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Capsule Endoscopy: A New Era of Gastrointestinal Endoscopy

Written By

Uday C Ghoshal

Submitted: 12 April 2012 Published: 13 March 2013

DOI: 10.5772/52732

From the Edited Volume

Endoscopy of GI Tract

Edited by Somchai Amornyotin

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1. Introduction

Background: Since the discovery of fiber-optic endoscopy to examine upper and lower gastrointestinal tract, diagnosis and therapy of gastrointestinal diseases were revolutionized. However, by these methods, of the small bowel, only the proximal duodenum and distal ileum could be examined. Hence, rest of the small bowel, which is more than four meters in length, remained like a black box. With the discovery of capsule endoscopy in 2000,[1] not only the small bowel became visible to the Gastroenterologist, but also it led to discovery of a new technology by which a swallowed capsule could take images of the gastrointestinal track and send these to a computer using radio-frequency transmitter. The value, safety and acceptability of this novel technology are further documented by the fact that within a year of its discovery (2001), it was approved by US Food and Drug Administration.[2] These led to an era of physiological endoscopy the scope of which is now increasing day by day to include colon and esophageal capsule endoscopy, steerable capsule and therapeutic capsule endoscopy.

Aims and Methods: The aims of this chapter are to, (a) review histotical aspects of this important development in medical science, (b) outline the principles of this technology, (c) review existing evidences on clinical impact of capsule endoscopy and its limitation, (d) project the future of capsule endoscopy. Literature was searched for studies on capsule endoscopy using various electronic search engines to review data on capsule endoscopy in relation to various gastrointestinal diseases.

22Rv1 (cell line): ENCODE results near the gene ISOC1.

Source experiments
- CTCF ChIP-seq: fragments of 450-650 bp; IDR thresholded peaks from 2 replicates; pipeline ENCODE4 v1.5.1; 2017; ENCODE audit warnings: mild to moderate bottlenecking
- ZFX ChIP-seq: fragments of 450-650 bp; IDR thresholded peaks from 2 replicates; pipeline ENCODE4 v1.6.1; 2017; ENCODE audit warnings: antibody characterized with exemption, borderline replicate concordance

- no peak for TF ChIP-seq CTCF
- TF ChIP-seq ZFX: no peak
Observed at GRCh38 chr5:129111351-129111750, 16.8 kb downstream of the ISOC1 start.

2. Historical aspects of capsule endoscopy

In science, what is fiction today, may become reality tomorrow. This is amply documented once again by discovery of capsule endoscopy. Capsule endoscopy is a combination of the device that physicist G. Iddan had developed and that devised by Paul Swain.[2], [3] This was an attempt to reproduce the movie fiction filmed by R. Fleischer in 1966, based on a story by I. Asimov.[2] The first reported use of capsule endoscopy in ten human volunteers was published in 2000 by P. Swain in Nature.[1] The first model of capsule endoscopy was made available by Israeli Company Given Imaging by the name of M2A. Within a year of first publication, the capsule endoscopy was approved by US Food and Drug Administration.[4] Subsequently, it has been widely used throughout the World for diagnosis of small bowel diseases.


3. Small bowel capsule endoscopy: The method

Indications of capsule endoscopy: Indications of capsule endoscopy are summarized in Table 1. Capsule endoscopy is indicated in various small bowel diseases such as obscure gastrointestinal bleeding, celiac disease and other types of malabsorption syndrome, polyposis, Crohn disease etc. Colon capsule and esophageal capsules are used for esophageal and colonic diseases.[5]

Organ evaluated Diseases or conditions
Small bowel
Obscure gastrointestinal bleeding (overt and occult)
Chronic small bowel diarrhea including celiac disease
Abnormal small bowel imaging
Chronic abdominal pain with reasonable suspicion of organic cause in the small intestine
Evaluation of Crohn disease and its extent
Visualization of surgical anastomosis
Suspected small bowel tumor
Polyposis syndrome
Portal hypertensive enteropathy and small intestinal varices
Barrett esophagus
Esophageal varices
Colon polyps and colorectal cancer

Table 1.

Indications for capsule endoscopy.